As in ‘The Invisible’, ‘Deep Shelter’ seems to admit: it’s tough here, so fantasising about a shinier and less painful life is completely understandable. But there are consequences to abandoning the here and now, to taking for granted what we have.
However, one of the great pleasures of this collection is its resistance to heavy moral judgement: it masterfully presents the industrialising and industrialised world in all its complexity and tragedy, but instead of lecturing, it uses humour. The title story, which crystallises much of the previous thematic material, is the funniest in the book (especially, for me, in its equine content, which is wonderfully charming – the loveliest horse characterisation since The Sisters Brothers).
Lloyd’s “HM” is based on Sir Humphrey Mackworth, a real historical figure who was born in 1657 into wealth and married into even greater opportunity – choosing a wife who stood to inherit vast tracts of Welsh land already leased for the highly lucrative business of mining. In an internal paradigm common in the rich, HM frequently reminds himself that his success is entirely down to “his own industry and excellent judgement”, and, on his damp and uncomfortable journey toward what he believes is an astonishingly abundant mine that will save his company’s fortunes, he warms himself with thoughts of his own genius and his divine right to the rewards involved. He is naturally far superior to “that disagreeable class of humanity, those who refuse honest employment, choosing instead to scrape a living off the land, like animals. They take anything they can eat or burn or sell… They trap and fish, empty birds’ nests, pull the very stones from the ground.” HM’s mines, raising ore by the hundreds of tons, are of course completely different: for him, nature has ‘thriftily’ stored up her riches ready for the use of ‘men of standing’.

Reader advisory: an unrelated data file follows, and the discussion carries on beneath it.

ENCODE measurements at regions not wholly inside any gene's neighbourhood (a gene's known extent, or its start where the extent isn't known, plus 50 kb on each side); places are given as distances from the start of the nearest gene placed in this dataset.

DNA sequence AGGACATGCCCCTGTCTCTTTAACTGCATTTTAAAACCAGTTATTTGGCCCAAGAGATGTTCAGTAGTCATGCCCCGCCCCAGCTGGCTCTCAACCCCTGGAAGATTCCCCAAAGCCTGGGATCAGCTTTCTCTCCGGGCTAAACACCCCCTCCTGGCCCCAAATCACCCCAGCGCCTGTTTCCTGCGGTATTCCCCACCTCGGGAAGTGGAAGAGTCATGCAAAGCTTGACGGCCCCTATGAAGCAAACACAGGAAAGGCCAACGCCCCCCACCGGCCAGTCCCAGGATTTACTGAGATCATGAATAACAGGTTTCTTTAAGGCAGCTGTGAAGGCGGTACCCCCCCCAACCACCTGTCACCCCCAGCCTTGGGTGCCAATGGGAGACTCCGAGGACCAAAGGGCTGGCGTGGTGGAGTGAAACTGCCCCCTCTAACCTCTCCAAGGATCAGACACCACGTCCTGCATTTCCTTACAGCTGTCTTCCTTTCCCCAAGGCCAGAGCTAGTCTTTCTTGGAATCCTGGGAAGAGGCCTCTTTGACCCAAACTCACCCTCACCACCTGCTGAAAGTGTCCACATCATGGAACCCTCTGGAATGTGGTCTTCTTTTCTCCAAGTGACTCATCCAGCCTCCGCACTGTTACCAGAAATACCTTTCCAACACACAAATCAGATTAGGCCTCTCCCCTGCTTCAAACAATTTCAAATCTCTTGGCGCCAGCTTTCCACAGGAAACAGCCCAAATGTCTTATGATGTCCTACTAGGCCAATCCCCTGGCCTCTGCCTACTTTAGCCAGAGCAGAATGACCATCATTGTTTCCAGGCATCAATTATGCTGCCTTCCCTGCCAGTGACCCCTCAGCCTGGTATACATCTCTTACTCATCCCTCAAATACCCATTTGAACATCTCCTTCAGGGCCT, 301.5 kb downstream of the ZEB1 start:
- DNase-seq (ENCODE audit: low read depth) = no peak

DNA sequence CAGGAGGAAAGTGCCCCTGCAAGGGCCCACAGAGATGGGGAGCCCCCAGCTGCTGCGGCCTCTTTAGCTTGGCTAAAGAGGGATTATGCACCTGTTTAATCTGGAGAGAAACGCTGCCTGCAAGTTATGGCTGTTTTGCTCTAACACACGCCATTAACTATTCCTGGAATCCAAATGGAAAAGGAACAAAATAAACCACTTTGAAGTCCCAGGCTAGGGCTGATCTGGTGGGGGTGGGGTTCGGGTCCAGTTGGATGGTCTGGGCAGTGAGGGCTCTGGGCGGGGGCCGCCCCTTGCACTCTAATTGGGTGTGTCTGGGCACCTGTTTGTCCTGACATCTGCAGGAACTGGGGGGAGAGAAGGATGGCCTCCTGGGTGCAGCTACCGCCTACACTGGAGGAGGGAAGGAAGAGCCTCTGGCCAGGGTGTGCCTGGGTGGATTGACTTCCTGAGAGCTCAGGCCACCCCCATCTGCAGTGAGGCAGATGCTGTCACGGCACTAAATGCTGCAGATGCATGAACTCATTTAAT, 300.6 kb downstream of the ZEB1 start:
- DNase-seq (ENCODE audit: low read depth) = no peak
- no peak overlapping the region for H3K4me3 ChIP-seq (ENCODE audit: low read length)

However, the mud-and-blood reality of nature soon challenges HM’s hubris, and he is frustrated by his horse, the incessant rain, and the maddeningly elliptical aphorisms of Tall John, on whom he depends to take him to the promised new mine. Tall John won’t fall in line with HM’s capitalist imperative, instead insisting that things take as long as they take, journeys are the length they need to be, and the mud is equal to the mountain. At the story’s end, we are taken, thrillingly, into a sudden mist, and as HM proceeds down a literal slippery slope toward the unknown, he envisions a gorgeous industrially-improved future of ‘perpetual and profitable motion’, bringing education and comfort to all, though ‘the song of gears drowns the birds’. At once we recall James in ‘My Bonny’, at the beginning of the book, who sees the blown smoke from the forest of new industrial chimneys as “a hundred signposts pointing in the same direction, as if just over there, out of sight, was something wonderful.”
It’s this optimism, the fantasy of sunlit uplands that we use to excuse our choices in the present, that lays a kind of tragic irony over the whole book. Lloyds’ human world is exploitative, unequal and rapacious, and her characters know it. So do we. Because none of us is a pure villain, we even feel bad about it. But because none of us is a pure hero, we drive forward on the slippery slope nonetheless, toward ‘whatever lies ahead’, hoping for the best.
The Earth, Thy Great Exchequer, Ready Lies is longlisted for the Edge Hill Short Story Prize 2021. As with previous years, Sabotage Reviews will be featuring reviews of several of the indie-published longlisted collections. You can read our review of Annabel Banks’ Exercises in Control and our review of Fernando Sdrigotti’s Jolts (both Influx Press titles).
Reviewed by Ruby Cowling — Ruby is a fiction writer and freelance editor, proof-reader and copywriter. Her debut short story collection, This Paradise (Boiler House Press), was shortlisted for the Edge Hill Short Story Prize 2020 and longlisted for The Orwell Prize for Political Fiction 2020.
Ruby Cowling’s own collection of short stories, This Paradise (Boiler House Press), was shortlisted for the Edge Hill Short Story Prize in 2020. You can read our review of This Paradise by Dipika Mummery.